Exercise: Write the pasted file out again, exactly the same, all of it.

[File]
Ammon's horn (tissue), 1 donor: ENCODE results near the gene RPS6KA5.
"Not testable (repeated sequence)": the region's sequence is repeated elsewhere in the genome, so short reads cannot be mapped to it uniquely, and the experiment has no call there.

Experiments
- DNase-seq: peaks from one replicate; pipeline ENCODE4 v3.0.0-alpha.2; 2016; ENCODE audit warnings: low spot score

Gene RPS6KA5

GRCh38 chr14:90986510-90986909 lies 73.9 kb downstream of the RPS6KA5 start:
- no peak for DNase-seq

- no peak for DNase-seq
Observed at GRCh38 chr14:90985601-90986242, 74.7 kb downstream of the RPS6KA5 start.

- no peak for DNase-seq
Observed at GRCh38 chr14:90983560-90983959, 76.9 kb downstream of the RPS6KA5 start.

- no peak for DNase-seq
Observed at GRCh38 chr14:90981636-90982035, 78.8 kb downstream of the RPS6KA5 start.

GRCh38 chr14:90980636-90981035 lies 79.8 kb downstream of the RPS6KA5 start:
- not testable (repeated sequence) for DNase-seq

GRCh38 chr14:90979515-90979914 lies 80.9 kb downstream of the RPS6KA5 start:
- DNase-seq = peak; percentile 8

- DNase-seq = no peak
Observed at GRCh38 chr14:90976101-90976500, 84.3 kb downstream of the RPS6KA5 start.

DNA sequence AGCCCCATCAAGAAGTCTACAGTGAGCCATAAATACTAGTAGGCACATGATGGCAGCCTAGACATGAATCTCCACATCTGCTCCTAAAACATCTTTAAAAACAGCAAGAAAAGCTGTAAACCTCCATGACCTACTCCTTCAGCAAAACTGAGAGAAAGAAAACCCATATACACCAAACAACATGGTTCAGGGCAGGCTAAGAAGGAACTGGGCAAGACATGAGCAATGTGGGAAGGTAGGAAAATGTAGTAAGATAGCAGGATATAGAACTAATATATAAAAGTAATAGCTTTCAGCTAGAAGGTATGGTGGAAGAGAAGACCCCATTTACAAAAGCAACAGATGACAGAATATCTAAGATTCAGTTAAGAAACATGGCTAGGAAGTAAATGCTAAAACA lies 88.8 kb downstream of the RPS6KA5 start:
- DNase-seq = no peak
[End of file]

Ammon's horn (tissue), 1 donor: ENCODE results near the gene RPS6KA5.
"Not testable (repeated sequence)": the region's sequence is repeated elsewhere in the genome, so short reads cannot be mapped to it uniquely, and the experiment has no call there.

Experiments
- DNase-seq: peaks from one replicate; pipeline ENCODE4 v3.0.0-alpha.2; 2016; ENCODE audit warnings: low spot score

Gene RPS6KA5

GRCh38 chr14:90986510-90986909 lies 73.9 kb downstream of the RPS6KA5 start:
- no peak for DNase-seq

- no peak for DNase-seq
Observed at GRCh38 chr14:90985601-90986242, 74.7 kb downstream of the RPS6KA5 start.

- no peak for DNase-seq
Observed at GRCh38 chr14:90983560-90983959, 76.9 kb downstream of the RPS6KA5 start.

- no peak for DNase-seq
Observed at GRCh38 chr14:90981636-90982035, 78.8 kb downstream of the RPS6KA5 start.

GRCh38 chr14:90980636-90981035 lies 79.8 kb downstream of the RPS6KA5 start:
- not testable (repeated sequence) for DNase-seq

GRCh38 chr14:90979515-90979914 lies 80.9 kb downstream of the RPS6KA5 start:
- DNase-seq = peak; percentile 8

- DNase-seq = no peak
Observed at GRCh38 chr14:90976101-90976500, 84.3 kb downstream of the RPS6KA5 start.

DNA sequence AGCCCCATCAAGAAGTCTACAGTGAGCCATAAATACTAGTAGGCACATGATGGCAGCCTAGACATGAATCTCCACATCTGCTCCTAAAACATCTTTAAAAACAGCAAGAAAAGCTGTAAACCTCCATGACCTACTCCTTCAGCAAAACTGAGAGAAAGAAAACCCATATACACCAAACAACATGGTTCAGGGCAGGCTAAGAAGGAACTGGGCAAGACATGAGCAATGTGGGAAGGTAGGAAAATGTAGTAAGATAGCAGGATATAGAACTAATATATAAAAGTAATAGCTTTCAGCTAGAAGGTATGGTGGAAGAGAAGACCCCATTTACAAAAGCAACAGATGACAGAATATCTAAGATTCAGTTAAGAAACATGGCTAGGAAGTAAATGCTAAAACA lies 88.8 kb downstream of the RPS6KA5 start:
- DNase-seq = no peak